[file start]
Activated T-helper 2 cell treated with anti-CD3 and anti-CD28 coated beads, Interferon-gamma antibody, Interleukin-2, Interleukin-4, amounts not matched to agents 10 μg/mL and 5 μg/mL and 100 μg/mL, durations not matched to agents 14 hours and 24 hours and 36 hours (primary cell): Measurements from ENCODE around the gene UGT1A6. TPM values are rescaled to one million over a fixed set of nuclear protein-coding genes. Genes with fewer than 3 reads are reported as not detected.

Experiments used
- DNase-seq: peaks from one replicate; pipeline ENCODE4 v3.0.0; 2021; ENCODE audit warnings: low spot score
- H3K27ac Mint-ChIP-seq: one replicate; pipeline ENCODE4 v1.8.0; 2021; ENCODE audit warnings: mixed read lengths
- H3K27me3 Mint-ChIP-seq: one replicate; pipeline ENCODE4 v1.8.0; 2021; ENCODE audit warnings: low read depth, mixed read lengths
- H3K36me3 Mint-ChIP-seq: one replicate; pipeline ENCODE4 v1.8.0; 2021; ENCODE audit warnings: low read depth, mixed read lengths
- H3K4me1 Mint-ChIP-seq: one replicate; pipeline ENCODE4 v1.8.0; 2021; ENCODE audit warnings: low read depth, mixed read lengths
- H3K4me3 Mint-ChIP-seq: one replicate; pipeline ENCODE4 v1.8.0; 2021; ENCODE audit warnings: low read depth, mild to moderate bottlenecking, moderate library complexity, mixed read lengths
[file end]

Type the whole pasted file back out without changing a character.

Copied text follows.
Activated T-helper 2 cell treated with anti-CD3 and anti-CD28 coated beads, Interferon-gamma antibody, Interleukin-2, Interleukin-4, amounts not matched to agents 10 μg/mL and 5 μg/mL and 100 μg/mL, durations not matched to agents 14 hours and 24 hours and 36 hours (primary cell): Measurements from ENCODE around the gene UGT1A6. TPM values are rescaled to one million over a fixed set of nuclear protein-coding genes. Genes with fewer than 3 reads are reported as not detected.

Experiments used
- DNase-seq: peaks from one replicate; pipeline ENCODE4 v3.0.0; 2021; ENCODE audit warnings: low spot score
- H3K27ac Mint-ChIP-seq: one replicate; pipeline ENCODE4 v1.8.0; 2021; ENCODE audit warnings: mixed read lengths
- H3K27me3 Mint-ChIP-seq: one replicate; pipeline ENCODE4 v1.8.0; 2021; ENCODE audit warnings: low read depth, mixed read lengths
- H3K36me3 Mint-ChIP-seq: one replicate; pipeline ENCODE4 v1.8.0; 2021; ENCODE audit warnings: low read depth, mixed read lengths
- H3K4me1 Mint-ChIP-seq: one replicate; pipeline ENCODE4 v1.8.0; 2021; ENCODE audit warnings: low read depth, mixed read lengths
- H3K4me3 Mint-ChIP-seq: one replicate; pipeline ENCODE4 v1.8.0; 2021; ENCODE audit warnings: low read depth, mild to moderate bottlenecking, moderate library complexity, mixed read lengths